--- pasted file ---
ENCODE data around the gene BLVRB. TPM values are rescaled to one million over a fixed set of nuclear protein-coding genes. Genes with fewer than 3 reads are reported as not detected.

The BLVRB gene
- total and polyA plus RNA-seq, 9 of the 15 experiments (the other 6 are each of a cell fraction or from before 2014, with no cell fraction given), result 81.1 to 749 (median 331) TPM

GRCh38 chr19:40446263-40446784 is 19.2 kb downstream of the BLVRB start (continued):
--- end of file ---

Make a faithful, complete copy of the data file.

ENCODE data around the gene BLVRB. TPM values are rescaled to one million over a fixed set of nuclear protein-coding genes. Genes with fewer than 3 reads are reported as not detected.

The BLVRB gene
- total and polyA plus RNA-seq, 9 of the 15 experiments (the other 6 are each of a cell fraction or from before 2014, with no cell fraction given), result 81.1 to 749 (median 331) TPM

GRCh38 chr19:40446263-40446784 is 19.2 kb downstream of the BLVRB start (continued):